But the dilemma for the government is how to keep this generation in Iraqi Kurdistan. It`s estimated up to 25% of their educated young men have left for the West. It all looks so normal, but everyone knows there is no security. Saddam Hussein has 200,000 troops stationed only 30km away.
RABAZ KAMAL: We are in a state that is not secure. Maybe Saddam will come back. Maybe Turkey will come, Iran will come. It makes you be in a state where you are not sure of your education, not sure of your future. You cannot make up a family because you are not secure. That`s why people try to go abroad. That`s why. And another factor is because, for example, I am at university. It`s OK, I can graduate and get a job, but it is not as good as I can get in another country outside of my country. That`s another problem – the economy out there. The third is that, you know, when people see the European style life, in Europe and Australia and America, we are humans and we feel like them, we just want to be like them and we want to be better than now.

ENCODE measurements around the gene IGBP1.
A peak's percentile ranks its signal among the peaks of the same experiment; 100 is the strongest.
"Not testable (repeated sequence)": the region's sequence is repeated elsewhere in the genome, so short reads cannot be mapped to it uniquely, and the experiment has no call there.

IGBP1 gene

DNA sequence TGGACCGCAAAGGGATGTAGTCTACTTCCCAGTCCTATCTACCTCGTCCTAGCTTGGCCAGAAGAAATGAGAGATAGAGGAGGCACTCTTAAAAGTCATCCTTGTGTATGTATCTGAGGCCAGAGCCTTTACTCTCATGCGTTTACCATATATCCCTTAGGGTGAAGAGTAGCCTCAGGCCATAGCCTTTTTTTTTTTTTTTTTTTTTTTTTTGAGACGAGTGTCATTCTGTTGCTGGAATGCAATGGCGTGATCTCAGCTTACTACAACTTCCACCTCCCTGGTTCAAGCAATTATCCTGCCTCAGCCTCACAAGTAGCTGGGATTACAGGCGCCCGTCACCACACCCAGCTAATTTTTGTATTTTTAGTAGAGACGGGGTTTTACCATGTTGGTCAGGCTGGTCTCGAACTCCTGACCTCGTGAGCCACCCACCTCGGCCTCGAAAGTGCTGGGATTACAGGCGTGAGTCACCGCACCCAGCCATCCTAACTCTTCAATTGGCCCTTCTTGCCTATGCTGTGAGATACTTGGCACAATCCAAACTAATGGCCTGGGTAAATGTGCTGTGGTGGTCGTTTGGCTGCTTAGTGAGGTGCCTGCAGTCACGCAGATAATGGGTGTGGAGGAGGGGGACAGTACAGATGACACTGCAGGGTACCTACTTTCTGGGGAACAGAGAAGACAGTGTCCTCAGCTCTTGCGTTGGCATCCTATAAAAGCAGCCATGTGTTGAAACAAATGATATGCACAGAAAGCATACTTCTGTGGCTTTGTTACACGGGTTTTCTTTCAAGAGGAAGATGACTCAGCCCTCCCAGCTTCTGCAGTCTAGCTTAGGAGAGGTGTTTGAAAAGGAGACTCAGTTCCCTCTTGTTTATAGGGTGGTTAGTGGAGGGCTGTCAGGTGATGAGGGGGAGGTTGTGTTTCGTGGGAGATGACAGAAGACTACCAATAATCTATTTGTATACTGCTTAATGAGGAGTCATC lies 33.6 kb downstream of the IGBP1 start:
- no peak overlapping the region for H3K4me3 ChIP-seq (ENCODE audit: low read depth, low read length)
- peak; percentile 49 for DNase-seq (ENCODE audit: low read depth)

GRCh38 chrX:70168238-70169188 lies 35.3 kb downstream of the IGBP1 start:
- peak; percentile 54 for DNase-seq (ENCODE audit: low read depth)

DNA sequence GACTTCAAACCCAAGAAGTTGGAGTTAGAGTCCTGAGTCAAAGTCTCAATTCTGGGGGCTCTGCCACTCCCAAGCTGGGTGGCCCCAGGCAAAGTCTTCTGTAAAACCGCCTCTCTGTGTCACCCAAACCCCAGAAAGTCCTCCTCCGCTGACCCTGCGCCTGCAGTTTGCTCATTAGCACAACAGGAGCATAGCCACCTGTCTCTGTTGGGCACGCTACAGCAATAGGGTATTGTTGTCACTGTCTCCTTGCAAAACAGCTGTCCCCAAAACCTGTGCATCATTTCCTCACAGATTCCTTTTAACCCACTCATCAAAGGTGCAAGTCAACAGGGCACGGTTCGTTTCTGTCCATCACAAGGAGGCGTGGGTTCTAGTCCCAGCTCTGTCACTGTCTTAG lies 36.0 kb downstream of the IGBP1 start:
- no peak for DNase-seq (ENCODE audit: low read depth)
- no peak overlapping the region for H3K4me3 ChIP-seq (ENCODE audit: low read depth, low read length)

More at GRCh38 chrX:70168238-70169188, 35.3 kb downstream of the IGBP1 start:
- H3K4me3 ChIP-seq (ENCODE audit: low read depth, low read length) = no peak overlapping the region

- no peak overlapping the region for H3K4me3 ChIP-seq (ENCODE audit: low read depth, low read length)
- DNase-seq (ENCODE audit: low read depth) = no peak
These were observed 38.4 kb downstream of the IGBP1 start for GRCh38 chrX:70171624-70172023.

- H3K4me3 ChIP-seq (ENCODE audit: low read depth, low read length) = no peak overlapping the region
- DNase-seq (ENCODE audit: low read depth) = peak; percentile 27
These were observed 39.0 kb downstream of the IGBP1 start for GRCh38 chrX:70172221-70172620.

The Musheer family represent the fate of all Kurds if Saddam comes back. They were subject to an ethnic cleansing program in Iraq proper four months ago. They were told to sign a nationality correction form, forcing them to give up their Kurdish ethnicity and register as Arabs.
WAHAB MUSHEER: I`m a Kurd. Because I`m a Kurd, my pride won`t let me change my nationality for self-interest. I`d rather suffer than change my identity.
When Wahab refused to sign, his whole family were immediately expelled from Iraq. His house and other possessions were confiscated and they were dumped at the first Kurdish checkpoint. They now live in this tent, waiting for proper housing.
WOMAN: I was about to lose my mind, then my neighbours comforted me. The Kurds have been subjected to such atrocities for years.